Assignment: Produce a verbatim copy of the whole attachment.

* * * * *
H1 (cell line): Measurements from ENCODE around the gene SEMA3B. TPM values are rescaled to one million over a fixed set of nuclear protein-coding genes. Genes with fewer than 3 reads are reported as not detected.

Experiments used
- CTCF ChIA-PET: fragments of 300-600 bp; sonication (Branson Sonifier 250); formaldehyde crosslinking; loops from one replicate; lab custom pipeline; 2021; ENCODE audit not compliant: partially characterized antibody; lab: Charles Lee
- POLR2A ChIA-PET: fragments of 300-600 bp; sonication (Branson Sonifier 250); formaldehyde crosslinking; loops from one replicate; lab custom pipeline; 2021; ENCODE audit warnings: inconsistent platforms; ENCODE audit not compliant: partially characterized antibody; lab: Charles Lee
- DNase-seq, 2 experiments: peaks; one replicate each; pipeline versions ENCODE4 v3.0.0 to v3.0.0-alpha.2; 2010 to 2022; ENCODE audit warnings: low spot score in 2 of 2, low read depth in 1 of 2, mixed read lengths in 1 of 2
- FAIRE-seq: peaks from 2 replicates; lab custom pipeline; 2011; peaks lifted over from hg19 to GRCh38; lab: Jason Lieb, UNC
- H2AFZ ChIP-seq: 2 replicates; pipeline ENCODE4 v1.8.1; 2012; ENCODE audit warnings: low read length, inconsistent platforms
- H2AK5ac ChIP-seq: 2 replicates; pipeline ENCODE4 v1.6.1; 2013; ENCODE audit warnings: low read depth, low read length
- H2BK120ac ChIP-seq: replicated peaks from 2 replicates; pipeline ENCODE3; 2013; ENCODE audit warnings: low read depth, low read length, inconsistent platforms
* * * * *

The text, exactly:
H1 (cell line): Measurements from ENCODE around the gene SEMA3B. TPM values are rescaled to one million over a fixed set of nuclear protein-coding genes. Genes with fewer than 3 reads are reported as not detected.

Experiments used
- CTCF ChIA-PET: fragments of 300-600 bp; sonication (Branson Sonifier 250); formaldehyde crosslinking; loops from one replicate; lab custom pipeline; 2021; ENCODE audit not compliant: partially characterized antibody; lab: Charles Lee
- POLR2A ChIA-PET: fragments of 300-600 bp; sonication (Branson Sonifier 250); formaldehyde crosslinking; loops from one replicate; lab custom pipeline; 2021; ENCODE audit warnings: inconsistent platforms; ENCODE audit not compliant: partially characterized antibody; lab: Charles Lee
- DNase-seq, 2 experiments: peaks; one replicate each; pipeline versions ENCODE4 v3.0.0 to v3.0.0-alpha.2; 2010 to 2022; ENCODE audit warnings: low spot score in 2 of 2, low read depth in 1 of 2, mixed read lengths in 1 of 2
- FAIRE-seq: peaks from 2 replicates; lab custom pipeline; 2011; peaks lifted over from hg19 to GRCh38; lab: Jason Lieb, UNC
- H2AFZ ChIP-seq: 2 replicates; pipeline ENCODE4 v1.8.1; 2012; ENCODE audit warnings: low read length, inconsistent platforms
- H2AK5ac ChIP-seq: 2 replicates; pipeline ENCODE4 v1.6.1; 2013; ENCODE audit warnings: low read depth, low read length
- H2BK120ac ChIP-seq: replicated peaks from 2 replicates; pipeline ENCODE3; 2013; ENCODE audit warnings: low read depth, low read length, inconsistent platforms